The peak came in 1899, when a glut of 124 published works reached the shelves of the music stores. Surely this was the result of publishers trying to capitalize on the growing ragtime fad. Conversely, in 1919 there were a scant seven instrumental rags published, a sure sign that the fad had run its course.

Further evidence of ragtime’s popularity were the emergence of Ragtime schools and ragtime instruction manuals in the late 1890’s. Ben Harney’s manual, Ragtime Instructor, was snatched up by hopeful amateurs seeking to be a part of this growing national phenomenon. Ragtime schools began to open their doors with the enticement, “Learn to play ragtime and be popular.”19

Ragtime’s African-American genealogy was well known by the time of its meteoric popular rise in America and in Europe. Fearful of what many saw as the dangerous influence of blacks on American society, a 1913 letter to the editor of the Paris edition of the New York Herald questioned, “Can it be said that America is falling prey to the collective soul of the negro through the influence of what is popularly known as ‘rag time’ music?”

Such warnings are weighted with the fear of the loss of racial and cultural homogeneity. The writer mentions further, that if America is in fact embracing the soul of the Negro that “it should definitely be pointed out and extreme measures taken to inhibit the influence and avert the increasing danger — if it has not already gone too far.”

Finally the author indicts the “Negro” by implying a lack of sophistication in music and a “primitive” moral nature: “The American ‘rag time’ evolved music is symbolic of the primitive morality and perceptible moral limitations of the negro type. With the latter sexual restraint is almost unknown, and the widest latitude of moral uncertainty is conceded.”20

Vitriol such as this letter might seem to be the aberration of one racist individual. However laden with racism as it was, it was given credence and viewed as fodder for musical debate with its publication in the music journal The Musical Courier.

While most white Americans were largely ignorant of or indifferent to African-American life and culture, ragtime’s black heritage was common knowledge. As Americans embraced ragtime, America’s moral standard bearers viewed themselves in a battle for national purity of race and the health of the moral fabric.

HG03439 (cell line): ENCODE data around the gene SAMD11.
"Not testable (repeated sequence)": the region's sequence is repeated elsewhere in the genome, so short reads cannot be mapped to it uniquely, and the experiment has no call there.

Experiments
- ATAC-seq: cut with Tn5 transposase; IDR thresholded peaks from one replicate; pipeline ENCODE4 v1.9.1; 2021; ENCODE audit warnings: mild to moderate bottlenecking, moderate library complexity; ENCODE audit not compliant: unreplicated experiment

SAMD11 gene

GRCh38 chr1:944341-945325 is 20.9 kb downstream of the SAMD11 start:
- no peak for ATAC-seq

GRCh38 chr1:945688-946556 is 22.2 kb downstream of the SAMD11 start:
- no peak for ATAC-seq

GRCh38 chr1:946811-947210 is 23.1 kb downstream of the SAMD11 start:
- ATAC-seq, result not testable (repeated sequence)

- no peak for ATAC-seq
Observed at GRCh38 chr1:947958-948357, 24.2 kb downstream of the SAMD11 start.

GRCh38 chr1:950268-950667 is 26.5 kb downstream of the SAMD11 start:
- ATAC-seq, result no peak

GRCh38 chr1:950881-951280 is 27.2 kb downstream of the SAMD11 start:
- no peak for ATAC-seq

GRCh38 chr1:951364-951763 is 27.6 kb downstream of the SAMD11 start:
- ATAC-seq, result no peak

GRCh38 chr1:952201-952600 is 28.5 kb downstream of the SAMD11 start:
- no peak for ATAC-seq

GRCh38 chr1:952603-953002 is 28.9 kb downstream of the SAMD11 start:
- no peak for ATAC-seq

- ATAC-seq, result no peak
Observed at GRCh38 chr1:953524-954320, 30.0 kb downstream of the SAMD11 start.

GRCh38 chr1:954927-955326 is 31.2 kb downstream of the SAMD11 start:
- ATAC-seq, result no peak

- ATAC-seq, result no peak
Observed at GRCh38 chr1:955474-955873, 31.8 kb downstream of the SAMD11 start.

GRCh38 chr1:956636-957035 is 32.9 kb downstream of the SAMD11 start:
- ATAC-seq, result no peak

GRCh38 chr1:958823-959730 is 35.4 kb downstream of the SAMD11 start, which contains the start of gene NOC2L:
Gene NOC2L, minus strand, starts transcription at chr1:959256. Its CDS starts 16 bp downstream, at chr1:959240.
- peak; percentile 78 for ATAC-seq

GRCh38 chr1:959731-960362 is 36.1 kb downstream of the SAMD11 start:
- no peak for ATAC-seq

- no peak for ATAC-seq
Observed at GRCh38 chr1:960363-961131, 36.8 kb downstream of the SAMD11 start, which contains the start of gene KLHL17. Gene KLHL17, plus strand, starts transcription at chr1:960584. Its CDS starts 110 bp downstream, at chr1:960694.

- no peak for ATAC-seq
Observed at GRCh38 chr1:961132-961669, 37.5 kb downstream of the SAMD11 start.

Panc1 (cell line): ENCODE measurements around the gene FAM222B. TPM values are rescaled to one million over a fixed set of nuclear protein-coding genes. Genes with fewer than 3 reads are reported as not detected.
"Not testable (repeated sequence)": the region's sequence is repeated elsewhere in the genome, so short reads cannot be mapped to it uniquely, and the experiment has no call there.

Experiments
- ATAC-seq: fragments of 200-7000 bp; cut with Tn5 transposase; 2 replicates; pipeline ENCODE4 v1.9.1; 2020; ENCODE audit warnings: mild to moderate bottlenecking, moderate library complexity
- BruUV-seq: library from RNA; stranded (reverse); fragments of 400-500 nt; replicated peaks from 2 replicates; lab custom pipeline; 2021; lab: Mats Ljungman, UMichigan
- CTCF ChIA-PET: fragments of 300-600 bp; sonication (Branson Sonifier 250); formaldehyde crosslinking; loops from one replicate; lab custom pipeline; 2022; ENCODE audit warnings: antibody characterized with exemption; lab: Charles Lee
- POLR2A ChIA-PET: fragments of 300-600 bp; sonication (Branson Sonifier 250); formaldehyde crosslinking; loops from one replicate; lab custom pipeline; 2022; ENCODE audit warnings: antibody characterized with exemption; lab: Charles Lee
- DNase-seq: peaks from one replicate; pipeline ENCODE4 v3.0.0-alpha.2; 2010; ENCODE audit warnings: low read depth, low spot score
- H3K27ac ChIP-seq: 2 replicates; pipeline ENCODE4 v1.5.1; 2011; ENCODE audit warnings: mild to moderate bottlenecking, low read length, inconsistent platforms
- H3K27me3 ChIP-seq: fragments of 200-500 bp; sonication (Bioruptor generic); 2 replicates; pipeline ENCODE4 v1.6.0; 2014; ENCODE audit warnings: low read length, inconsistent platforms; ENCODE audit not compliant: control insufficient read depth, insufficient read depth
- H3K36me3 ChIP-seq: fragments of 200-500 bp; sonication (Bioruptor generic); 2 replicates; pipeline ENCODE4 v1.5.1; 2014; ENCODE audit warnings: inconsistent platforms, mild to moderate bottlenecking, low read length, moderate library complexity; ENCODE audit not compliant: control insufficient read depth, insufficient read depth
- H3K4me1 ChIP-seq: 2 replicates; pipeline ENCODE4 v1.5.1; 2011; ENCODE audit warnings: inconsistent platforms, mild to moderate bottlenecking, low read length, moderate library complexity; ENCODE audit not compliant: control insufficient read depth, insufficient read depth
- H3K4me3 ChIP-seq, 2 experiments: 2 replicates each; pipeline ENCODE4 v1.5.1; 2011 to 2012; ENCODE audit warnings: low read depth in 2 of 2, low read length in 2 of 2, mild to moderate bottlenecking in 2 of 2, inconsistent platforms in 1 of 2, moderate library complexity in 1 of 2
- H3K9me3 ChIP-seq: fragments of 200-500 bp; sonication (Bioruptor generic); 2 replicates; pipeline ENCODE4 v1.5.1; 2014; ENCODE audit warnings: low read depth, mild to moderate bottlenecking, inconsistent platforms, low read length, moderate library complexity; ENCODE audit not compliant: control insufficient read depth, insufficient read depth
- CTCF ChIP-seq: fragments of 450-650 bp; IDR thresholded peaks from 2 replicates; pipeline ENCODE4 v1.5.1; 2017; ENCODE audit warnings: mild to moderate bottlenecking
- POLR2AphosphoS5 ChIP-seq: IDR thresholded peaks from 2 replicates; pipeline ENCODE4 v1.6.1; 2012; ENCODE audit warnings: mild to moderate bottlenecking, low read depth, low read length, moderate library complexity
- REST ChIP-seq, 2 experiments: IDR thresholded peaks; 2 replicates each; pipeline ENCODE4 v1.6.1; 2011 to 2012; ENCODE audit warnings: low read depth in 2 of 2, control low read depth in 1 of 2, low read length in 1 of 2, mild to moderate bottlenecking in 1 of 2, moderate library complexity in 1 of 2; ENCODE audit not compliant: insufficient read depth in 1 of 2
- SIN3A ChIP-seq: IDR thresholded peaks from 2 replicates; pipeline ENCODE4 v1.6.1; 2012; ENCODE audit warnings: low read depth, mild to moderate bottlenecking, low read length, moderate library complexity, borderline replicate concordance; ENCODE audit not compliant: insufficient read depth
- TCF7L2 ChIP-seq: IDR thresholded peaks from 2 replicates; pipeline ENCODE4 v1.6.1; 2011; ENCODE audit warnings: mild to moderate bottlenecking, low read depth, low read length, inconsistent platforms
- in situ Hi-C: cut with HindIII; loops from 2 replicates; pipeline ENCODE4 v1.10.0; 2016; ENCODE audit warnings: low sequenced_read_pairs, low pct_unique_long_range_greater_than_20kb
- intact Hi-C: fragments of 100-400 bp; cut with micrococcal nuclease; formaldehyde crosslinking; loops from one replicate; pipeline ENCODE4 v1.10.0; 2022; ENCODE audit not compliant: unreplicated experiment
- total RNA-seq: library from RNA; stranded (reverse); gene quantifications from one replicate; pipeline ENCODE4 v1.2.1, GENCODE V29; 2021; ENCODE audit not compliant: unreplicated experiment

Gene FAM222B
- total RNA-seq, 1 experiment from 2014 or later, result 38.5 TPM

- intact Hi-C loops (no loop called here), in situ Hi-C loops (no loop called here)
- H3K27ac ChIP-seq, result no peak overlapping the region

References to moral decay became part of the lexicon in ragtime criticism. With this in mind, the weapons of destructive propaganda were deployed in attempts at cultural branding. “In Christian homes, where purity and morals are stressed, ragtime should find no resting place. Avaunt the ragtime rot! Let us purge America and the Divine Art of Music from this polluting nuisance.”21

“Purging” ragtime from Christian homes was a way of stripping godly associations from the music and indirectly from African-Americans. Canon Newboldt, of St. Paul’s Cathedral in London, put it bluntly: “Would indecent dances suggestive of evil and destructive of modesty disgrace our civilization for a moment if professed Christians were to say: I will not allow my daughter to turn into Salome?”

In a 1913 defense of Newboldt’s denunciation, the New York Times would further add legitimacy to the ragtime fear. The editorial says “that decent people in and out of the church are beginning to be alarmed at the crude and vulgar music and loose conduct accompanying it with dances defying all propriety. That this “example should be followed in all of the churches of England and the United States. We are drifting toward a peril and the drift must be checked.”22

The New York Times, therefore, associates religious virtue with shunning ragtime music. Here again, the African-American is associated with evil. If the critics and moralists are warning of the danger of listening or even dancing to ragtime, one can only wonder what the remedies are for those that perform the music, let alone of the ethnic group that created it.

In his article, Leonard reveals that those who leveled rhetoric against ragtime were not “simply the arch-conservatives or reactionaries troubled by ragtime but more reasonable men [...] who looked to religion for guidance when confronted by the fearful specter of degeneracy.”23

However, the author withholds any analysis that these criticisms were not just directed at ragtime but at African-Americans by association.

White perceptions of blacks paralleled the stereotypical imagery labeled on ragtime. Many of these perceptions involved the analog to drink or disease. Leo Oehmler warns that “a person inoculated with the ragtime-fever is like one addicted to strong drink.”24

Here drunkenness is a byproduct of listening to the music. By using terminology such as “inoculated,” “addicted” and “fever,” the author fuses the clinical terminology of medicine with the music. Below is an example of a caricature of a seemingly “intoxicated” African-American. These caricatures adorned many faceplates of ragtime song and piano collections as seen in the illustrations below.


Play “All Coons Look Alike to Me